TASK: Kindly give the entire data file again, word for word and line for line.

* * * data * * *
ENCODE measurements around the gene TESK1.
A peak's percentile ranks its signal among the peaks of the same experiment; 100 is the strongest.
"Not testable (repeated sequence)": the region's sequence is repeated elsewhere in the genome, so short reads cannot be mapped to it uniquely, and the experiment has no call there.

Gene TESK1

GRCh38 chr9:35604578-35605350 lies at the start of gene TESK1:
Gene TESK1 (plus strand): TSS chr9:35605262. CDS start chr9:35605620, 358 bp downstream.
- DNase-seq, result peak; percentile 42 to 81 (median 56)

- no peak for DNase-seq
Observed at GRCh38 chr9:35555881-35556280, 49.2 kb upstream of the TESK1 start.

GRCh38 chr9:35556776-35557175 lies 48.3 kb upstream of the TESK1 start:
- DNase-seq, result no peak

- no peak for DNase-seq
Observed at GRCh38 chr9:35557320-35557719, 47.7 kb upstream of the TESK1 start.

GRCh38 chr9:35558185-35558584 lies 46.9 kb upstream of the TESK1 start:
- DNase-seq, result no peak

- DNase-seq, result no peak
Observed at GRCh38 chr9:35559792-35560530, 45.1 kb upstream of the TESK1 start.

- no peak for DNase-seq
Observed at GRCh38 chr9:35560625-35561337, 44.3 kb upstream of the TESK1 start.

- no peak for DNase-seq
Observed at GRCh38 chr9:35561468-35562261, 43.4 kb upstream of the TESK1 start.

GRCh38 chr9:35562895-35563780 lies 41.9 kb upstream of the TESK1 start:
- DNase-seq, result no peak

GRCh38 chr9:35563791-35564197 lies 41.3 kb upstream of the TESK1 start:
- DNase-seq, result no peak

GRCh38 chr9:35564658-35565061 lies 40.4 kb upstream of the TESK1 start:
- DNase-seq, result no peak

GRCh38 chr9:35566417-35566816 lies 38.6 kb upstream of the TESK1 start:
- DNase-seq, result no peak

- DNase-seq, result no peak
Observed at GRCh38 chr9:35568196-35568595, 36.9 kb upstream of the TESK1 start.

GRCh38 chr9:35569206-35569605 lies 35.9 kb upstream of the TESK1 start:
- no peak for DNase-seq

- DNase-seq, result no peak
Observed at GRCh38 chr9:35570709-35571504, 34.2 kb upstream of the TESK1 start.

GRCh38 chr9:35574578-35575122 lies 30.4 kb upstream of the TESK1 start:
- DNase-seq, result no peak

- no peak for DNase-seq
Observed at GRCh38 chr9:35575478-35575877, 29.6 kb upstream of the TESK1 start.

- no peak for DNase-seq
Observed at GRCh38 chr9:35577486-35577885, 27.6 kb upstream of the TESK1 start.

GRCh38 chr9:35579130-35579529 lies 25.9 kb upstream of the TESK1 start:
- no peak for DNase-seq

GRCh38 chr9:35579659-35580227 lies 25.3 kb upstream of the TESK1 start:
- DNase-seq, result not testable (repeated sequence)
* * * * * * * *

ENCODE measurements around the gene TESK1.
A peak's percentile ranks its signal among the peaks of the same experiment; 100 is the strongest.
"Not testable (repeated sequence)": the region's sequence is repeated elsewhere in the genome, so short reads cannot be mapped to it uniquely, and the experiment has no call there.

Gene TESK1

GRCh38 chr9:35604578-35605350 lies at the start of gene TESK1:
Gene TESK1 (plus strand): TSS chr9:35605262. CDS start chr9:35605620, 358 bp downstream.
- DNase-seq, result peak; percentile 42 to 81 (median 56)

- no peak for DNase-seq
Observed at GRCh38 chr9:35555881-35556280, 49.2 kb upstream of the TESK1 start.

GRCh38 chr9:35556776-35557175 lies 48.3 kb upstream of the TESK1 start:
- DNase-seq, result no peak

- no peak for DNase-seq
Observed at GRCh38 chr9:35557320-35557719, 47.7 kb upstream of the TESK1 start.

GRCh38 chr9:35558185-35558584 lies 46.9 kb upstream of the TESK1 start:
- DNase-seq, result no peak

- DNase-seq, result no peak
Observed at GRCh38 chr9:35559792-35560530, 45.1 kb upstream of the TESK1 start.

- no peak for DNase-seq
Observed at GRCh38 chr9:35560625-35561337, 44.3 kb upstream of the TESK1 start.

- no peak for DNase-seq
Observed at GRCh38 chr9:35561468-35562261, 43.4 kb upstream of the TESK1 start.

GRCh38 chr9:35562895-35563780 lies 41.9 kb upstream of the TESK1 start:
- DNase-seq, result no peak

GRCh38 chr9:35563791-35564197 lies 41.3 kb upstream of the TESK1 start:
- DNase-seq, result no peak

GRCh38 chr9:35564658-35565061 lies 40.4 kb upstream of the TESK1 start:
- DNase-seq, result no peak

GRCh38 chr9:35566417-35566816 lies 38.6 kb upstream of the TESK1 start:
- DNase-seq, result no peak

- DNase-seq, result no peak
Observed at GRCh38 chr9:35568196-35568595, 36.9 kb upstream of the TESK1 start.

GRCh38 chr9:35569206-35569605 lies 35.9 kb upstream of the TESK1 start:
- no peak for DNase-seq

- DNase-seq, result no peak
Observed at GRCh38 chr9:35570709-35571504, 34.2 kb upstream of the TESK1 start.

GRCh38 chr9:35574578-35575122 lies 30.4 kb upstream of the TESK1 start:
- DNase-seq, result no peak

- no peak for DNase-seq
Observed at GRCh38 chr9:35575478-35575877, 29.6 kb upstream of the TESK1 start.

- no peak for DNase-seq
Observed at GRCh38 chr9:35577486-35577885, 27.6 kb upstream of the TESK1 start.

GRCh38 chr9:35579130-35579529 lies 25.9 kb upstream of the TESK1 start:
- no peak for DNase-seq

GRCh38 chr9:35579659-35580227 lies 25.3 kb upstream of the TESK1 start:
- DNase-seq, result not testable (repeated sequence)